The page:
Sunday, 16 February 2014

Own it

It feels like testing suffers as a profession because we fail to own our failures. We are quick to point out the plethora of reasons that something is not our fault. Where a product is released with problems we didn't have enough time, or we weren't listened to, and anyway, we didn't write the bugs into the code in the first place so why are you blaming us?

Testing, perhaps more than any other discipline in software development, includes a number of pretenders. These people may be called fake testers, possums, or zombies;  there are no shortage of names for a problem that is widely acknowledged. Yet they remain sheltered in software development teams throughout the world, pervasive in an industry that allows them to survive and thrive. Why?

We don't take the blame.

Think of a retrospective or post-project review where a tester took ownership of a problem, identified their behaviour as a cause, and actively worked to prevent recurrence in their work. Now think of the problems identified in testing that would be gone if the developer had delivered the code earlier, or if the project manager had allowed more time for defect fixing, or if the business analyst had identified the requirement properly. It seems that more often we attribute our problems elsewhere; fingers are pointed.

It is a brave thing to claim a failure. In doing so we acknowledge our imperfection and expose our flaws. I think that testers do not show this bravery enough. Instead, criticism of a poor product, or a failed project, is water off a testers back. We escape the review unscathed. We cheer our unblemished test process. We see this as a victory to be celebrated with other testers.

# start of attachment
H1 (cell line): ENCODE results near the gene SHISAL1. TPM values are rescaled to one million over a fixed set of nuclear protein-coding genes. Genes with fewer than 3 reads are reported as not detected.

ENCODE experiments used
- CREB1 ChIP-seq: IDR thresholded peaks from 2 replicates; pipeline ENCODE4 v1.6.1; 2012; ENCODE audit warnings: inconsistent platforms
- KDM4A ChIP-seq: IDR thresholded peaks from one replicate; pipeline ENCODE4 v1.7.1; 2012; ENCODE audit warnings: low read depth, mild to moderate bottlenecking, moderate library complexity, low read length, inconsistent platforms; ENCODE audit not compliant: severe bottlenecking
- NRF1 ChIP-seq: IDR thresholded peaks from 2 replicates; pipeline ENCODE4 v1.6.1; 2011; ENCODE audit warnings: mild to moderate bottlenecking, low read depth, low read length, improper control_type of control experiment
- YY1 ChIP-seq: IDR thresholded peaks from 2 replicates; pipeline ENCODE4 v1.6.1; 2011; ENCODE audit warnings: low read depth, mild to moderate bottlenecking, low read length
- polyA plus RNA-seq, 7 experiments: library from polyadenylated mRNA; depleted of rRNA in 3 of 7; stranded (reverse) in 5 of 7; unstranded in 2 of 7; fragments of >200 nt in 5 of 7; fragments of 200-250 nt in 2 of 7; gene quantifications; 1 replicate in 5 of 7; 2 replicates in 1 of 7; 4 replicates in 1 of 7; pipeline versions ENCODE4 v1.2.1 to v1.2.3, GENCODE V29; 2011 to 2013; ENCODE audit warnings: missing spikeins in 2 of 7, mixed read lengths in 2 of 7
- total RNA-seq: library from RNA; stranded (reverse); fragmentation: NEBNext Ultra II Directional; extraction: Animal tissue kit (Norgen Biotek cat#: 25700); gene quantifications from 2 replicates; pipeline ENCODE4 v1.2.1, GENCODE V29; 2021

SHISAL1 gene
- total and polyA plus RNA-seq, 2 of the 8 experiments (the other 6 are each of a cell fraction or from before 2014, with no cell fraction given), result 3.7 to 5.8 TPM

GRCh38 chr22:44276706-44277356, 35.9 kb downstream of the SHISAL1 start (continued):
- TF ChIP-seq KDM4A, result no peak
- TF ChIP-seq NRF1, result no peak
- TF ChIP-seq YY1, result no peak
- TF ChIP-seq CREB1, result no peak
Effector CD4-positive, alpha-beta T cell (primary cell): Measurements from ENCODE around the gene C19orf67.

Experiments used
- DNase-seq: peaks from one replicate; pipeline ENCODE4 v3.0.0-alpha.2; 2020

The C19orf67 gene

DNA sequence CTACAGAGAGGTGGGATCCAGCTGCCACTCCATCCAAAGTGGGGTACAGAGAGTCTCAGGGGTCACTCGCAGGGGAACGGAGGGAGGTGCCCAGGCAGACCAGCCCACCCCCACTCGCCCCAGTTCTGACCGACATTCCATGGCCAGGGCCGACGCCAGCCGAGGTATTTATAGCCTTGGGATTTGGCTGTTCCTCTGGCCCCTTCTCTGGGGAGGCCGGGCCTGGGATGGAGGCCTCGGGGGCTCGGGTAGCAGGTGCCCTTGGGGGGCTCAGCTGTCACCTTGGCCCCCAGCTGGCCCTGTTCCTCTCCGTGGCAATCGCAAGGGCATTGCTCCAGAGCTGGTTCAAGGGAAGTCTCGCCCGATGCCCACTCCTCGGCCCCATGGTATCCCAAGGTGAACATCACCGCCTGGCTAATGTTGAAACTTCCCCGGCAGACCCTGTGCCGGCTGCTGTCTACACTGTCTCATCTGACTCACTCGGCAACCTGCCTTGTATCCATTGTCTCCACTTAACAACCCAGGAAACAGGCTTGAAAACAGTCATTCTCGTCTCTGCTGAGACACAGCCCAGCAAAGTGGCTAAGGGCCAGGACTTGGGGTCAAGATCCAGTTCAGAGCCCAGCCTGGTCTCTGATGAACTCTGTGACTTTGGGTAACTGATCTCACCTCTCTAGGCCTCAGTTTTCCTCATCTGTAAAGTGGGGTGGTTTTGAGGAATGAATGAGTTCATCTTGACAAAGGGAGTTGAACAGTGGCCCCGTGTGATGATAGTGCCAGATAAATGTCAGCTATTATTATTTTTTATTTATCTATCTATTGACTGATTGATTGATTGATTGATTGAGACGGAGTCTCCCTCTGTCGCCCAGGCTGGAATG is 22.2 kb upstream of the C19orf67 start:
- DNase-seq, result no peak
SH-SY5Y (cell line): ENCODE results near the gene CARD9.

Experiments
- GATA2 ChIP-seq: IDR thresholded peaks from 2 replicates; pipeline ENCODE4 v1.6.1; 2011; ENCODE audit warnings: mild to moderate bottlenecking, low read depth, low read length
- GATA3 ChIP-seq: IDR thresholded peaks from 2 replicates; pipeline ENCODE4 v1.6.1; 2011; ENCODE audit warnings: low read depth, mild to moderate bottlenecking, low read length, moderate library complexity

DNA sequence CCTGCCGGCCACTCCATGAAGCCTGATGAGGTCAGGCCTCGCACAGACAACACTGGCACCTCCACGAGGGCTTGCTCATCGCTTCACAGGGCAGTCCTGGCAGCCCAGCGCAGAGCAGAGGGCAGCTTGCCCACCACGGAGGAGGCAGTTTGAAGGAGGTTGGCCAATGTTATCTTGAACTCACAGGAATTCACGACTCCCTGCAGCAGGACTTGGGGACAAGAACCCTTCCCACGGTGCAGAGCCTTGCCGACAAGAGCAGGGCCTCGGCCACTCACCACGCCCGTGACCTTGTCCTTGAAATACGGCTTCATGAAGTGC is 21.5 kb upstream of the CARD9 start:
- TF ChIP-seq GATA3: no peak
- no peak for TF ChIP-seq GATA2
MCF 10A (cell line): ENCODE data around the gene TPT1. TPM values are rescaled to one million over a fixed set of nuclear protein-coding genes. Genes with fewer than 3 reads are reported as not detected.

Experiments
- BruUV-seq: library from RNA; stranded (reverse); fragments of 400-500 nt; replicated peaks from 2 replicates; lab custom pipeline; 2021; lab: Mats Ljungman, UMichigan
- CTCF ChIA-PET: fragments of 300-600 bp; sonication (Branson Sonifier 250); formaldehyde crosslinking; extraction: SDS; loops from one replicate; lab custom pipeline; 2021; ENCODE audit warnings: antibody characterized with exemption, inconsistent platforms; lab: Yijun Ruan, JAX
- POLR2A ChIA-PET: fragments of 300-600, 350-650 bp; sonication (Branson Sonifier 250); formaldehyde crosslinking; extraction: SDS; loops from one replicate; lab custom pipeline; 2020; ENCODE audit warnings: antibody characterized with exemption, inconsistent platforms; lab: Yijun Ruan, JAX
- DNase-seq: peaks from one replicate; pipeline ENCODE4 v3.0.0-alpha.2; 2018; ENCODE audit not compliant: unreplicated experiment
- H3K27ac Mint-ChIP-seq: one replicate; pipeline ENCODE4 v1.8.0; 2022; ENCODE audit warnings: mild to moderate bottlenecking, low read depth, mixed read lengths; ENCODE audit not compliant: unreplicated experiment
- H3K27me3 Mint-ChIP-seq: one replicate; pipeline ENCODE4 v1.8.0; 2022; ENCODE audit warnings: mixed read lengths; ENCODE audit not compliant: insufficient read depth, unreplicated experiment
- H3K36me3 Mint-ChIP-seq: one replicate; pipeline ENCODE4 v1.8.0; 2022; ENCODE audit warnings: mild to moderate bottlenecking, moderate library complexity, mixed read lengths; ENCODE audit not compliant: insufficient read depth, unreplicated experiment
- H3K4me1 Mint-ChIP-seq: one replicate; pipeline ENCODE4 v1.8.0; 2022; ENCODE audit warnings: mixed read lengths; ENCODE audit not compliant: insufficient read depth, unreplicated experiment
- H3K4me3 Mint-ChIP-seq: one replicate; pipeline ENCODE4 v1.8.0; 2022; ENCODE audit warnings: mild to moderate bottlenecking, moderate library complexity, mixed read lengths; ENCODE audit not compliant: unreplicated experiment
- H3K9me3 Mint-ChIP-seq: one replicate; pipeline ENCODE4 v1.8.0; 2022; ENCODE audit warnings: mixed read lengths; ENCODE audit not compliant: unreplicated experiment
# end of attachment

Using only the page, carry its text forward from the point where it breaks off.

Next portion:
This is what allows bad testers to hide. Where a tester leaves a review without ownership of any problems they are warranted in considering their contribution successful. A tester may then consider themselves associated with any number of "successful" projects, by definition that none of its failures were attributed to them.

How do we fix this? By considering how everything could be our fault.

Imagine a project that goes live in production with a high number of defects. In the review meeting, one tester claims that the project manager did not allow enough time in her schedule for defect fixing. An action is taken by the project manager to allow more time for this activity in the next project.

Another tester on the project thinks about how this same problem could be their fault using the test of reasonable opposites, the idea that for every proposition you come up with there are contrasting explanations that are just as plausible. In this example the proposition is that the project goes live with a high number of defects because the project manager did not allow enough time in her schedule for defect fixing. A reasonable opposite may be that the project goes live with a high number of defects because the testers raised many minor problems that the business did not need to see resolved before release.

From a reasonable opposite we now have an action to consider; should the testers treat these minor problems differently in future? The tester is prompted to think about how their behaviour could have contributed to a perceived failure. Once you start imagining ownership, it becomes easier take it, where appropriate.

As good testers start to claim problems and action change we erode the position of bad testers who consider themselves above reproach. When we stop finger pointing, we stop enabling others to do so. To change the culture of our industry and expose those who hide among us, we need to be comfortable in accepting that sometimes the things that go wrong on a project are because of things that we did badly.

The law of reasonable opposites; a good tool for testers in a review meeting.


  1. I've taken the approach of accepting responsibility for my failures for years now, in the hopes that others will do the same. For me this has worked very well in startups, and in tech-focussed companies, and within smaller departments of larger companies. Basically any time I've worked with people whose main focus matches mine, which is to deliver great software.